The Moon in conjunction with Venus and Jupiter, with the Very Large Telescope in the foreground. Image © Y. Beletsky, ESO, 2009.

Conjunction of the Moon and Mercury

Dominic Ford, Editor
From the Conjunctions feed

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The sky at

The Moon and Mercury will share the same right ascension, with the Moon passing 1°53' to the south of Mercury. The Moon will be 1 days old.

From Seattle, the pair will be difficult to observe as they will appear no higher than 9° above the horizon. They will become visible around 20:26 (PST), 9° above your western horizon, as dusk fades to darkness. They will then sink towards the horizon, setting 1 hour and 25 minutes after the Sun at 21:31.

Begin typing the name of a town near to you, and then select the town from the list of options which appear below.

The Moon will be at mag -8.1, and Mercury at mag 2.1, both in the constellation Aries.

The pair will be too widely separated to fit within the field of view of a telescope, but will be visible through a pair of binoculars.

A graph of the angular separation between the Moon and Mercury around the time of closest approach is available here.

The positions of the two objects at the moment of conjunction will be as follows:

Object Right Ascension Declination Constellation Magnitude Angular Size
The Moon 02h47m50s +17°13' Aries -8.1 31'22"5
Mercury 02h47m50s +19°07' Aries 2.1 9"9

The coordinates above are given in J2000.0. The pair will be at an angular separation of 14° from the Sun, which is in Aries at this time of year.

The sky on 21 April 2023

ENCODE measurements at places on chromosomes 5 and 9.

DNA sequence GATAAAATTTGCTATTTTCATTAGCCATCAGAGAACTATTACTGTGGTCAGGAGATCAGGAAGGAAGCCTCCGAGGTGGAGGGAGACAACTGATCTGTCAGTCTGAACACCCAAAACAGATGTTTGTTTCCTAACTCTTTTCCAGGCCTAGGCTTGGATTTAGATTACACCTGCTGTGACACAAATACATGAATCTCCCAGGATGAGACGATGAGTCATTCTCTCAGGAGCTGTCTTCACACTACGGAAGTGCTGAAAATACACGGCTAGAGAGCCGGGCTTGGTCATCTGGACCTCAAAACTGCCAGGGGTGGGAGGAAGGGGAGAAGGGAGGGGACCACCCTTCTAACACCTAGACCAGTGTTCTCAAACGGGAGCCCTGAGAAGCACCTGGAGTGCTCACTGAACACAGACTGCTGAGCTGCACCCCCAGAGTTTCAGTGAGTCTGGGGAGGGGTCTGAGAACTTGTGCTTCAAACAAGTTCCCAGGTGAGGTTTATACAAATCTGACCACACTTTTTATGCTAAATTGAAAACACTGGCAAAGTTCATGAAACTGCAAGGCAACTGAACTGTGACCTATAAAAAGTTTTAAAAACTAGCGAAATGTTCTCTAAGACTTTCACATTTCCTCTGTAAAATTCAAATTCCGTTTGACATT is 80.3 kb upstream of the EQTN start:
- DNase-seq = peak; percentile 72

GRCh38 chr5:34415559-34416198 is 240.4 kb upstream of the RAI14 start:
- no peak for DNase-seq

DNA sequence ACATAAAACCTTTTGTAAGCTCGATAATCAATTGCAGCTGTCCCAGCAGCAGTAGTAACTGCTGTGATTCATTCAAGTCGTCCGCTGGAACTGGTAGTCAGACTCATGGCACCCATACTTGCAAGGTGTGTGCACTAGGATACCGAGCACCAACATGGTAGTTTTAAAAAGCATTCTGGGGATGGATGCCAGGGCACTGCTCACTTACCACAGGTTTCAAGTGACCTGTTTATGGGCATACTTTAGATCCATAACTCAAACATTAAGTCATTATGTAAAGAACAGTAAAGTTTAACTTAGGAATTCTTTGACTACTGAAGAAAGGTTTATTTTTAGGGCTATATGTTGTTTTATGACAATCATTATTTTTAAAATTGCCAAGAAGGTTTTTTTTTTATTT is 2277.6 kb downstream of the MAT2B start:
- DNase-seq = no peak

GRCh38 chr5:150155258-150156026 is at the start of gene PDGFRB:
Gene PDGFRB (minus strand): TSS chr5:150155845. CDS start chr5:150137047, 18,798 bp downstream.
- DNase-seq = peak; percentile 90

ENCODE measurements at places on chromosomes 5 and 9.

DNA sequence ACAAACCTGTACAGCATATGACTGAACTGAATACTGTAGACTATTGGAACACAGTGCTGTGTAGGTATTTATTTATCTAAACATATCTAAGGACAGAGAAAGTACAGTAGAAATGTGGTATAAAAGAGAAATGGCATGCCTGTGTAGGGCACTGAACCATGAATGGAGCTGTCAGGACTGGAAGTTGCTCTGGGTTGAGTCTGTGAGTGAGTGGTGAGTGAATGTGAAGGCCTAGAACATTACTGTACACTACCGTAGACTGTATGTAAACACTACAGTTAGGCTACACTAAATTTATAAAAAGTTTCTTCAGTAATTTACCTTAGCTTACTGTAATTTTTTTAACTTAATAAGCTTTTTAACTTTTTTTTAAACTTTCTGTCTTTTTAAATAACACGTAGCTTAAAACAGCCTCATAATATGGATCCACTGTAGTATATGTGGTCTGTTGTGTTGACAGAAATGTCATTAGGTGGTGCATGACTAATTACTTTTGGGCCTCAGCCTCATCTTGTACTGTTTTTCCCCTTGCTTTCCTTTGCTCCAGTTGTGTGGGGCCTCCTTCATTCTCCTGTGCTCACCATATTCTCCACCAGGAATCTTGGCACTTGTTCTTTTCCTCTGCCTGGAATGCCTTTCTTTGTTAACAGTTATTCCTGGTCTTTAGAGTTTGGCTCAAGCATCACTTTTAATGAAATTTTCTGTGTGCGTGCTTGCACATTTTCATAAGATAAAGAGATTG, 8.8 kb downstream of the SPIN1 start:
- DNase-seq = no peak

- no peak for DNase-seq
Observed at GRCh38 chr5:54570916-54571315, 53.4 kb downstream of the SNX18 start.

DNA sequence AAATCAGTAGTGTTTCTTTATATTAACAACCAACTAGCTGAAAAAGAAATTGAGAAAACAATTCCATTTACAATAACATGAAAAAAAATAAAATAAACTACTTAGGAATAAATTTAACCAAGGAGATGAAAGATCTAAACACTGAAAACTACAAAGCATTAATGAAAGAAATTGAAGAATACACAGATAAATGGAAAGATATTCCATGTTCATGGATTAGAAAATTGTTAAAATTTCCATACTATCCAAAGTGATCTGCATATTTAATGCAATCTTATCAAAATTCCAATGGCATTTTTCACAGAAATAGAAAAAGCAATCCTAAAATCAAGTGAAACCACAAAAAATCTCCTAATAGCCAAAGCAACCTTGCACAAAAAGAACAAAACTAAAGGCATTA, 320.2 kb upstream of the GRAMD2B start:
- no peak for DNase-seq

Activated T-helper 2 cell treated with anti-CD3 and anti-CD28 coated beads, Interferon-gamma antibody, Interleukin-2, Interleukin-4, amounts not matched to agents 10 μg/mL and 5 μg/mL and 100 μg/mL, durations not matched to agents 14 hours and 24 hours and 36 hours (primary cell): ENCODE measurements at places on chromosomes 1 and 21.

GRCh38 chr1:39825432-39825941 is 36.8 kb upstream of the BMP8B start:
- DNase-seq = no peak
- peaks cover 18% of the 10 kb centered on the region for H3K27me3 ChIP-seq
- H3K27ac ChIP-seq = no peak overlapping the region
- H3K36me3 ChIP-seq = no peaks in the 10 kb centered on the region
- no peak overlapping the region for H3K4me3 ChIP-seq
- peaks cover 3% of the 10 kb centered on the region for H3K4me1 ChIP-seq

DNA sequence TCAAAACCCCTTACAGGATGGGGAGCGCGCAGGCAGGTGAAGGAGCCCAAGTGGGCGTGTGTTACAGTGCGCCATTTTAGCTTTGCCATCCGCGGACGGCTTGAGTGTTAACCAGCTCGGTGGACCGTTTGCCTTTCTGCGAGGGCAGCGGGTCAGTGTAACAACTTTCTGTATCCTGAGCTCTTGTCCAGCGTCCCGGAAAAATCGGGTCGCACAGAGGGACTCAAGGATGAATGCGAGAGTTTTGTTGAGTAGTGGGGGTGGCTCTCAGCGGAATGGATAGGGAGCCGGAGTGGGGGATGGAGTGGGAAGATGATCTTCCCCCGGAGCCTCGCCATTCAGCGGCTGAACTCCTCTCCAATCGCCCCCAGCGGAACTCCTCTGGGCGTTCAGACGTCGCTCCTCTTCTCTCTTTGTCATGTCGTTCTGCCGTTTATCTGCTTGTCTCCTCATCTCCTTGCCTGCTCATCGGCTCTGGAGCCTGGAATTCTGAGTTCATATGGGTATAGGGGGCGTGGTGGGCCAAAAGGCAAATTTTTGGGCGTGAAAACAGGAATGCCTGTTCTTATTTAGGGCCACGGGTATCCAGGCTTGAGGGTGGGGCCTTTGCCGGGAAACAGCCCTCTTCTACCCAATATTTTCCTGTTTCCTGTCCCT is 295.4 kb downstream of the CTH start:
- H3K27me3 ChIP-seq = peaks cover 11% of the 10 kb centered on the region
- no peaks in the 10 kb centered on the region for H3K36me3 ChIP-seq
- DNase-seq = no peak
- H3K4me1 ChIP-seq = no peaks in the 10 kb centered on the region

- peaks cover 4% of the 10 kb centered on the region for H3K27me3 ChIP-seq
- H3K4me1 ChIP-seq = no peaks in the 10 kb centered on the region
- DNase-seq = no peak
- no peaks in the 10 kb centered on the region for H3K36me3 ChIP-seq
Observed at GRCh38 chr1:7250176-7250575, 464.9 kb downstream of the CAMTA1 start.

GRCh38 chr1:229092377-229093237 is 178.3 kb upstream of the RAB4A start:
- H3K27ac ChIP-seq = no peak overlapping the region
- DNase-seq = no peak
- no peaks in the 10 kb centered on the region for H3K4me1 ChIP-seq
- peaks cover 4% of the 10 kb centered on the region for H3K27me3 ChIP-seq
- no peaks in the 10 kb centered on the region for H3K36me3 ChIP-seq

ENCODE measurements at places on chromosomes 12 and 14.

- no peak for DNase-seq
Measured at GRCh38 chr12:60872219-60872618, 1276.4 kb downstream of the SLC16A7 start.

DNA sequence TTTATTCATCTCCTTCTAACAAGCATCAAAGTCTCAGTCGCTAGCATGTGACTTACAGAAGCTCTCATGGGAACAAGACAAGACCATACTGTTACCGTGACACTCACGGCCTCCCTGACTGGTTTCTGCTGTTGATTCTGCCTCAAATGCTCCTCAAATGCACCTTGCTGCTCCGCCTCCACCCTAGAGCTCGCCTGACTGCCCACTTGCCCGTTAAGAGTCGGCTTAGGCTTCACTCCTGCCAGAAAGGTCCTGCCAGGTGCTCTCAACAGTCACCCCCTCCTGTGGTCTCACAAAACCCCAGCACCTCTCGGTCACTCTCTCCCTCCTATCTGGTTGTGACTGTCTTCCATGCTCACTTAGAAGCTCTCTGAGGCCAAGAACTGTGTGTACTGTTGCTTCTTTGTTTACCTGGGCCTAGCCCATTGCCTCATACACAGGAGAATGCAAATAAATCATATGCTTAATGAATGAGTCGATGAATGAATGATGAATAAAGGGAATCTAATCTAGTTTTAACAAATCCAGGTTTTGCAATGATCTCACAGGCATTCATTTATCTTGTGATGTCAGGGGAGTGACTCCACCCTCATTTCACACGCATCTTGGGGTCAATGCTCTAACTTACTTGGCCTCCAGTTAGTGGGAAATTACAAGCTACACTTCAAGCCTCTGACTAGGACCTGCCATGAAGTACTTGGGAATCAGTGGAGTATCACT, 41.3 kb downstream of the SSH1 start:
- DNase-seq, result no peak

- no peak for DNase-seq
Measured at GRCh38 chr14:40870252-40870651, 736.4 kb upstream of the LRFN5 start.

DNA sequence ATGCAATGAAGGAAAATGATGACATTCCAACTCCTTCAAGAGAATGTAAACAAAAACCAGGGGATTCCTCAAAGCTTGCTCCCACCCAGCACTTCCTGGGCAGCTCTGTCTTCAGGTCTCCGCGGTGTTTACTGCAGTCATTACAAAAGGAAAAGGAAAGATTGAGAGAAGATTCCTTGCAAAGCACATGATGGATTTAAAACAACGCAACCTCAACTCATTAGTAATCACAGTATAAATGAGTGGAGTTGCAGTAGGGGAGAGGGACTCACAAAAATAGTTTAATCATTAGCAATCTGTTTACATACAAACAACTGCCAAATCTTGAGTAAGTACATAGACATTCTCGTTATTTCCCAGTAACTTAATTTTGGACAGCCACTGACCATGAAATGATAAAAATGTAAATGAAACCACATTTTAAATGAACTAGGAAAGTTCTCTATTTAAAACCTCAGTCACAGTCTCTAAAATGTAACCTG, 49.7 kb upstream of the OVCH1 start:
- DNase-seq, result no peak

Sunrise
06:07
Sunset
20:06
Twilight ends
22:06
Twilight begins
04:09

1-day old moon
Waxing Crescent

3%

1 day old

Planets
Rise Culm. Set
Mercury 06:25 13:58 21:31
Venus 07:48 15:50 23:53
Moon 06:47 14:29 22:28
Mars 10:05 18:10 02:14
Jupiter 06:00 12:40 19:20
Saturn 04:24 09:38 14:51
All times shown in PDT.

Warning

Never attempt to point a pair of binoculars or a telescope at an object close to the Sun. Doing so may result in immediate and permanent blindness.

Source

The circumstances of this event were computed using the DE430 planetary ephemeris published by the Jet Propulsion Laboratory (JPL).

This event was automatically generated by searching the ephemeris for planetary alignments which are of interest to amateur astronomers, and the text above was generated based on an estimate of your location.

Related news

11 Apr 2023  –  Mercury at greatest elongation east
29 May 2023  –  Mercury at greatest elongation west
09 Jun 2023  –  Mercury at highest altitude in morning sky
25 Jul 2023  –  Mercury at highest altitude in evening sky

Image credit

The Moon in conjunction with Venus and Jupiter, with the Very Large Telescope in the foreground. Image © Y. Beletsky, ESO, 2009.

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